'\xA9' // "©"

Unicode escape sequences

A Unicode escape sequence consists of exactly four hexadecimal digits following \u. It represents a code unit in the UTF-16 encoding. For code points U+0000 to U+FFFF, the code unit is equal to the code point. Code points U+10000 to U+10FFFF require two escape sequences representing the two code units (a surrogate pair) used to encode the character; the surrogate pair is distinct from the code point.

See also String.fromCharCode() and String.prototype.charCodeAt().

'\u00A9' // "©" (U+A9)

Unicode code point escapes

A Unicode code point escape consists of \u{, followed by a code point in hexadecimal base, followed by }. The value of the hexadecimal digits must be in the range 0 and 0x10FFFF inclusive. Code points in the range U+10000 to U+10FFFF do not need to be represented as a surrogate pair.

See also String.fromCodePoint() and String.prototype.codePointAt().

'\u{2F804}' // CJK COMPATIBILITY IDEOGRAPH-2F804 (U+2F804)

// the same character represented as a surrogate pair

Regular expression literals

See also RegExp for more information.


// An "empty" regular expression literal
// The empty non-capturing group is necessary
// to avoid ambiguity with single-line comments.

Template literals

See also template strings for more information.

`string text`

`string text line 1
 string text line 2`

`string text ${expression} string text`

tag `string text ${expression} string text`

Automatic semicolon insertion

Some JavaScript statements must be terminated with semicolons and are therefore affected by automatic semicolon insertion (ASI):

  • let, const, variable statement
  • import, export, module declaration
  • Expression statement
  • debugger
  • continue, break, throw
  • return

There are three cases when semicolon are automatically inserted:

1. When a token not allowed by the grammar is encountered, and it's separated from the previous token by at least one line terminator, or the token is "}", then a semicolon is inserted before the token.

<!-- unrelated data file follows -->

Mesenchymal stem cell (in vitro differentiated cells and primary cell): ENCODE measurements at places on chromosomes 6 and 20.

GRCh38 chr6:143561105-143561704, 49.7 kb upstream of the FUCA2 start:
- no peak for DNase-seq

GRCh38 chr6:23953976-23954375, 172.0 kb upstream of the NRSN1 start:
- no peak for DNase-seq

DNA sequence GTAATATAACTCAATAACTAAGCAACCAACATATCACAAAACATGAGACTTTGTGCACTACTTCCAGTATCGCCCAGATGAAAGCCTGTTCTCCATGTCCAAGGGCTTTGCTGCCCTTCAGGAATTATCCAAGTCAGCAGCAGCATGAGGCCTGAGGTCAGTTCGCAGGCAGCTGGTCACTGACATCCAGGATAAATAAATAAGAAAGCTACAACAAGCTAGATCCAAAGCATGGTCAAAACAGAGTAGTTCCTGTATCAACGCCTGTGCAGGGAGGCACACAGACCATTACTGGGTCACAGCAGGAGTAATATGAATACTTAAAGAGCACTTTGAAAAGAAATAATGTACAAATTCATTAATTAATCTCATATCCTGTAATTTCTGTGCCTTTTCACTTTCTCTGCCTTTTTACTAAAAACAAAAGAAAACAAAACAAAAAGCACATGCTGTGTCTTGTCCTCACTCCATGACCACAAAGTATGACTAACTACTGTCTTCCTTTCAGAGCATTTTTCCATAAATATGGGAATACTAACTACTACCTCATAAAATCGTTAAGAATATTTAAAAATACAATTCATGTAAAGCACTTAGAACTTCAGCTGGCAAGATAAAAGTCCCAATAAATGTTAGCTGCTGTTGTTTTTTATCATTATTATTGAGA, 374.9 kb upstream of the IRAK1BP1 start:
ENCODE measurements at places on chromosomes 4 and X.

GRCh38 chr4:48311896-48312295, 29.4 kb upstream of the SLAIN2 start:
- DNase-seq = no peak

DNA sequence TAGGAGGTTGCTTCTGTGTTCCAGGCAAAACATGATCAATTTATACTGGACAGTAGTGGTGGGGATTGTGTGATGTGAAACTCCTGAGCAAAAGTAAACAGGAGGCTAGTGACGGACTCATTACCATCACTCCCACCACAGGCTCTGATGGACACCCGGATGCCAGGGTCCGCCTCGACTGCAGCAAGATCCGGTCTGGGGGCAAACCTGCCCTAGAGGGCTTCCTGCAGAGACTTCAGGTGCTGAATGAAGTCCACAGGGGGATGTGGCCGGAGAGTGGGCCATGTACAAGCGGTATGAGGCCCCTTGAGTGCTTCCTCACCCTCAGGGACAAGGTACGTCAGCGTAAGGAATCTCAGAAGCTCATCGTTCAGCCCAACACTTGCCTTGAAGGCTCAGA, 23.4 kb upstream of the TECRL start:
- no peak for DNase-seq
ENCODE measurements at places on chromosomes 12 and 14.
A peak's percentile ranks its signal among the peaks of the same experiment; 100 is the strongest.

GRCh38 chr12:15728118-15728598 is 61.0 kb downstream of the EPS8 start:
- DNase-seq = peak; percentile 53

{ 1
2 } 3

// is transformed by ASI into:

{ 1
;2 ;} 3;

// Which is valid grammar encoding three statements,
// each consisting of a number literal

The ending ")" of do...while is taken care of as a special case by this rule as well.

do {
  // ...
} while (condition) /* ; */ // ASI here
const a = 1

2. When the end of the input stream of tokens is reached, and the parser is unable to parse the single input stream as a complete program, a semicolon is inserted at the end.

const a = 1 /* ; */ // ASI here

This rule is a complement to the previous rule, specifically for the case where there's no "offending token" but the end of input stream.

3. When the grammar forbids line terminators in some place but a line terminator is found, a semicolon is inserted. These places include:

  • expr <here> ++, expr <here> --
  • continue <here> lbl
  • break <here> lbl
  • return <here> expr
  • throw <here> expr
  • yield <here> expr
  • yield <here> * expr
  • (param) <here> => {}
  • async <here> function, async <here> prop(), async <here> function*, async <here> *prop(), async <here> (param) <here> => {}

Here ++ is not treated as a postfix operator applying to variable b, because a line terminator occurs between b and ++.

a = b

// is transformed by ASI into

a = b;

Here the return statement returns undefined, and the a + b becomes an unreachable statement.

a + b

// is transformed by ASI into

a + b;

Note that ASI would only be triggered if a line break separates tokens that would otherwise produce invalid syntax. If the next token can be parsed as part of a valid structure, semicolons would not be inserted. For example:

const a = 1

const b = 1
[1, 2, 3].forEach(console.log)

Because () can be seen as a function call, it would usually not trigger ASI. Similarly, [] may be a member access. The code above is equivalent to:

const a = 1(1).toString()

const b = 1[1, 2, 3].forEach(console.log)

Therefore, you would get errors like "1 is not a function" and "Cannot read properties of undefined (reading 'forEach')" when running the code.

Within classes, class fields and generator methods can be a pitfall as well.

class A {
  a = 1
  *gen() {}

It is seen as:

class A {
  a = 1 * gen() {}

And therefore will be a syntax error around {.

There are the following rules-of-thumb for dealing with ASI, if you want to enforce semicolon-less style:

  • Write postfix ++ and -- on the same line as their operands.
  • The expressions after return, throw, or yield should be on the same line as the keyword.
  • Similarly, the label identifier after break or continue should be on the same line as the keyword.
  • The => of an arrow function should be on the same line as the end of its parameters.
  • The async of async functions, methods, etc. cannot be directly followed by a line terminator.
  • If a line starts with one of (, [, `, +, -, / (as in regex literals), prefix it with a semicolon, or end the previous line with a semicolon.
  • Class fields should preferably be ended with semicolons — semicolons are required between a field declaration and a generator method.

Browser compatibility

BCD tables only load in the browser

See also